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LATIN AMERICA | 20-02-2024 16:02

Paraguay policeman gets 30-year sentence for dictatorship torture

A Paraguayan court has sentenced an 87-year-old former policeman to 30 years in jail for brutal torture carried out during the country's military dictatorship.

A Paraguayan court has sentenced an 87-year-old former policeman to 30 years in jail for brutal torture carried out during the country's military dictatorship, according to the ruling released on Tuesday.

However, due to his advanced age, Eusebio Torres will serve his sentence under house arrest and not in prison.

Torres was a feared policeman nicknamed "the Whip" during the 1954-1989 rule of strongman Alfredo Stroessner – South America's longest dictatorship.

His sentencing came after an eight-day trial in the capital Asuncion, in which some 20 witnesses testified, giving a rare window into crimes committed during Stroessner's rule.

"All those who were considered opponents of the dictatorial regime were tortured throughout the country," said Judge Manuel Aguirre in his ruling.

He said that Torres led prisoner interrogations and had subjected the plaintiffs – two brothers, and one of their wives – to "all kinds of torture."

The plaintiffs burst into scenes of joy at the ruling.

"The truth is that we did not expect this exemplary sentence. Justice was done," said Carlos Casco, one of the brothers who was tortured in 1976.

That year saw a spate of mass arrests at the height of "Operation Condor" that saw South America's military dictatorships club together to hunt down and eliminate left-wing dissidents across national borders.

 

Plaintiffs 'confused'

Torres, who attended his trial virtually, insisted he was innocent and that the plaintiffs had "confused me with others" five decades after the events took place.

Other witnesses who were not part of the lawsuit detailed grisly incidents of torture.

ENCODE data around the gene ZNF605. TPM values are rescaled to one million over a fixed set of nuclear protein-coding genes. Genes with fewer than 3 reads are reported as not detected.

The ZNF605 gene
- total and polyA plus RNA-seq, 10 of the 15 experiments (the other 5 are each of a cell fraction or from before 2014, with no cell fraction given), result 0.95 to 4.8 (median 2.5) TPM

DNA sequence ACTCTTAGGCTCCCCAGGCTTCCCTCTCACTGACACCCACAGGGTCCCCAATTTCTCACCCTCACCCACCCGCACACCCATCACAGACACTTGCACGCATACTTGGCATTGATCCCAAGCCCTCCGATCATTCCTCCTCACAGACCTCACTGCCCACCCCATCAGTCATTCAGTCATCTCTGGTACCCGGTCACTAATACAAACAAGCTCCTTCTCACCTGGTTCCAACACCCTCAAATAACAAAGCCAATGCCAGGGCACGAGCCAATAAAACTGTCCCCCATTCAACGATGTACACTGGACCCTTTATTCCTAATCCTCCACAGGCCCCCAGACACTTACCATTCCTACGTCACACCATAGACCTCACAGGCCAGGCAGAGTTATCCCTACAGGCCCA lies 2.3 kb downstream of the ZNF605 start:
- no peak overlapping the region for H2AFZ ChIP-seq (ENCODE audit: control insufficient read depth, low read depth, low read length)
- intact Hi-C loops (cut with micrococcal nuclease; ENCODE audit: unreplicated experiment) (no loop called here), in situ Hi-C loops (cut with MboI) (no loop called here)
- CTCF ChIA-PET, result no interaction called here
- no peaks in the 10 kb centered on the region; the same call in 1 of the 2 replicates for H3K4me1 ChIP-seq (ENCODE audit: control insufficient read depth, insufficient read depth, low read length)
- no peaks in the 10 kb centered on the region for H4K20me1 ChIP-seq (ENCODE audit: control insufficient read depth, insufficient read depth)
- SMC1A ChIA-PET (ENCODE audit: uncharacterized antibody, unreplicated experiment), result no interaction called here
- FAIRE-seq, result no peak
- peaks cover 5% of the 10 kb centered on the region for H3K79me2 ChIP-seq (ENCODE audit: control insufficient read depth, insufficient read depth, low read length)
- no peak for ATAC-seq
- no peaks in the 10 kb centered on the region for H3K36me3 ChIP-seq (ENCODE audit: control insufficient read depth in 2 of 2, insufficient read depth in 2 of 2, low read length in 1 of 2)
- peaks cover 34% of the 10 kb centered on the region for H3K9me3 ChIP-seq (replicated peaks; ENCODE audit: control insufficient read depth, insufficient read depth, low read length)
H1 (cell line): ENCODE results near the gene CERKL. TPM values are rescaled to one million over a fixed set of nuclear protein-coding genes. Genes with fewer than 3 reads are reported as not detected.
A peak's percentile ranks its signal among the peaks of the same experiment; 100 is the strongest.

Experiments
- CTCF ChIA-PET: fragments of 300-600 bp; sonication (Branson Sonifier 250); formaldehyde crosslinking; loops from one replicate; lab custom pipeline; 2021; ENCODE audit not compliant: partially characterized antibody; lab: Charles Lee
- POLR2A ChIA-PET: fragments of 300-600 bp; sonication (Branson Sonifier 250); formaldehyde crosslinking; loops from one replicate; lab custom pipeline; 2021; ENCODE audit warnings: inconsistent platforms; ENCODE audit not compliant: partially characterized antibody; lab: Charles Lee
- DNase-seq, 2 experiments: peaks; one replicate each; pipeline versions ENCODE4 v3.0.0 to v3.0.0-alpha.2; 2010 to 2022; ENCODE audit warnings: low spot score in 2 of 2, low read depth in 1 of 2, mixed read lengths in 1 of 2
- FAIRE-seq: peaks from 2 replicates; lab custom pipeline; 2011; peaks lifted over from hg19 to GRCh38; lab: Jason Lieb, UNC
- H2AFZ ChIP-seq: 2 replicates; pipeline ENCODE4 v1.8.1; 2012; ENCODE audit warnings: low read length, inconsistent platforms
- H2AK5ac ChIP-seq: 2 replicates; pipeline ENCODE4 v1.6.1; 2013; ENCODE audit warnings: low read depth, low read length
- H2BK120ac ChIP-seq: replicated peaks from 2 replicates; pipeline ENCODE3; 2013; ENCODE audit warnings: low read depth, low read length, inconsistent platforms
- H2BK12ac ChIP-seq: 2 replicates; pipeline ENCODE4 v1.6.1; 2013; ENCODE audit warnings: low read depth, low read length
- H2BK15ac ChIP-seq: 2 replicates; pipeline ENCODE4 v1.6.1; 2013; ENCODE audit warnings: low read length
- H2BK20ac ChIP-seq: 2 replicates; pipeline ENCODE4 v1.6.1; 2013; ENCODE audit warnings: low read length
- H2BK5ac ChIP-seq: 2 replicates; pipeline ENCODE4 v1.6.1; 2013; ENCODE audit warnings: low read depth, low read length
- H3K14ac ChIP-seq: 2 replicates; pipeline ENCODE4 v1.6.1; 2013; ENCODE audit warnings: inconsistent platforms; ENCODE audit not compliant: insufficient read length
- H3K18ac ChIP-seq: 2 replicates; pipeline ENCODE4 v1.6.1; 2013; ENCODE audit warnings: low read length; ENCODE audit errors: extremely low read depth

Guillermina Kanonnikoff, 70, said Torres had "tortured me with whips while I protected my eight-month-old child with my body."

Constantino Coronel, 92, told the court how he was made to drink blood from his own wounds, had his head dunked in a toilet bowl with faeces, and was given repeated electric shocks.

The Stroessner dictatorship left a tally of 59 extra-judicial executions, 336 people disappeared, nearly 20,000 illegal detentions, and almost 19,000 cases of torture. 

On the scale of small Paraguay, it affected "one in 133 inhabitants," according to a Truth and Justice Commission report from 2008.

Prosecutions have been rare, however, with about a dozen police officers held for torture and Stroessner himself, sentenced in absentia, dying in 2006 at the age of 93, never having been extradited from retirement in Brazil.

The right-wing Colorado Party that was in power in Paraguay at the time continues to dominate politics today, and Torres was honoured by the state in 2014 for a half-century career – an event that sparked much anger.

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by Hugo Olazar, AFP

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